Overall, though, I'd recommend this as a way to cover the Bible without getting too rigid about it.  There is a little slack time for vacations or extremely busy work seasons, or ...you know, life stuff that happens.  I did keep a journal, so I knew where I was in the reading and what I had to do when I got behind.  And I kinda sorta read through it in Chronological order, with a bit of exception (for instance, I started the New Testament with John, which was one of the last books written, because it began with ' In the beginning'...just like Genesis, then just read all of John's writings...1,2 3 John and Revelation before going back to Matthew).  I looked at what dates scholars believed the books were written and followed that, reading two from OT narrative, one from the wisdom books and one from the NT.  When I finished the Wisdom books I started reading three a day from the given book, going from 2 Chronicles to the prophetic books dealing with the last days of the kingdom and the exile before going back to Esther, Ezra and Nehemiah, finishing with the post-exilic prophets.

If I had been just a little more pro-active, I'd've finished Malachi during Advent, which would work very well with the season.

I read through my (relatively) new, unmarked NIV '84, marking as I went.  I'm actually thinking of starting again on Jan 2 with the ESV and going through again.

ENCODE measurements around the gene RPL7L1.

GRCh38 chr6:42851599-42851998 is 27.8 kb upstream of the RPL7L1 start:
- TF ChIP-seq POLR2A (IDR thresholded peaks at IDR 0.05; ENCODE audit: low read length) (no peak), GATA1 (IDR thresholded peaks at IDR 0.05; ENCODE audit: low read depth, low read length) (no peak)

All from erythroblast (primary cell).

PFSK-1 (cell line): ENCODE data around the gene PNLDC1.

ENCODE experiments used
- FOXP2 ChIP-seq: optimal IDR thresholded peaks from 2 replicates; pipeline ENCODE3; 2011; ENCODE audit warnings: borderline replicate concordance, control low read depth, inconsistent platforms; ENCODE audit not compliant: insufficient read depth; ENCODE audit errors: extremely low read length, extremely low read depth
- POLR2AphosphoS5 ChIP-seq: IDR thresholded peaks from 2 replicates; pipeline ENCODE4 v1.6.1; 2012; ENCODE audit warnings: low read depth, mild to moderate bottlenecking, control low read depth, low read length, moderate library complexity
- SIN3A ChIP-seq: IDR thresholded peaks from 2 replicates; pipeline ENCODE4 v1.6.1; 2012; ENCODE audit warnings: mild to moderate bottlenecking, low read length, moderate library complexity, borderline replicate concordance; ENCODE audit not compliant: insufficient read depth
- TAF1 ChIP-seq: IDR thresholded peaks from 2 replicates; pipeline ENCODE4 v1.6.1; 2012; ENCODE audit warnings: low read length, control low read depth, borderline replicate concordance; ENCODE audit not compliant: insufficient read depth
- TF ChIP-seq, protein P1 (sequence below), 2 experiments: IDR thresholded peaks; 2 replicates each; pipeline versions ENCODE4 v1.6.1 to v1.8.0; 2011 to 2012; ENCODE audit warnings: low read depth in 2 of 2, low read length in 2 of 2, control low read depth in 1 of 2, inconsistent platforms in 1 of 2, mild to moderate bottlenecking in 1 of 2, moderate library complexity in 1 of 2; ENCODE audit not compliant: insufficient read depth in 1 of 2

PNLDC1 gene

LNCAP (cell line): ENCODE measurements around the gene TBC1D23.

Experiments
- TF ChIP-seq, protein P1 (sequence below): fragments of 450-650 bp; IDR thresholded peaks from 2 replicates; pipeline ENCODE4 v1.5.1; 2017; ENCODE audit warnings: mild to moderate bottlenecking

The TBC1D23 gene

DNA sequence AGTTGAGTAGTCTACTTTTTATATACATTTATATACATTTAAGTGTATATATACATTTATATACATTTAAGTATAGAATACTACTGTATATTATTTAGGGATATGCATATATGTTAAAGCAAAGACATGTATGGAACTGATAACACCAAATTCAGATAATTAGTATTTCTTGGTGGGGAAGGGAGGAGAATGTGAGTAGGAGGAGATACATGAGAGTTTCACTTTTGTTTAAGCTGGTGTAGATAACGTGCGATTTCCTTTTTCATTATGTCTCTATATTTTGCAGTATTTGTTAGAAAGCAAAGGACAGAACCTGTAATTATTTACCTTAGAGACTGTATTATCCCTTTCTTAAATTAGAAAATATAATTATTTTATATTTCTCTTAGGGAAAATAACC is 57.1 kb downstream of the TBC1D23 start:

Wonder if I could just keep repeating the cycle with a different translation for the next few years...hmmm....

Monday, December 25, 2017

The Burning Bush: An Advent Study...the Imperative and the Promise

Posted by Lisa Laree to Beer Lahai Roi





When I decided to do the study based on Exodus 3, I had in mind four little posts...perfect for Advent.  But, as I was actually writing it, I realized there is a fifth post that I couldn't ignore.

God told Moses...I have seen, I have heard, I am concerned, I have come.   Those were the phrases that echoed in my spirit as I considered what I would post this year.  Then a couple of weeks ago, another phrase crept in that was just as insistent.

See, He also told him something else...

"So now, go.  I am sending you...." ...And God said, "I will be with you...I will help you." Ex. 3:10a, 12a, 4:12a.

That sounds a little bit familiar, too.  Kind of like

"Therefore go and make disciples of all nations, baptizing them in the name of the Father and of the Son and of the Holy Spirit, and teach them to obey everything I have commanded you.  And surely I am with you always, to the very end of the age."  - Matt 28:19 - 20

Here's what struck me...God's presence isn't just to make us feel better or get us out of trouble.

His presence is to empower us to do things beyond our natural abilities, for the purpose of freeing others.

We can't celebrate the coming of the Christ Child without accepting that responsibility.

That's a point that I will probably be pondering well into 2018.

Maybe I should move that bit of artwork to a more prominent place, to remind me that I am not just saved and delivered, I am also sent.

A Merry and Blessed Christmas to my fellow Sent Ones!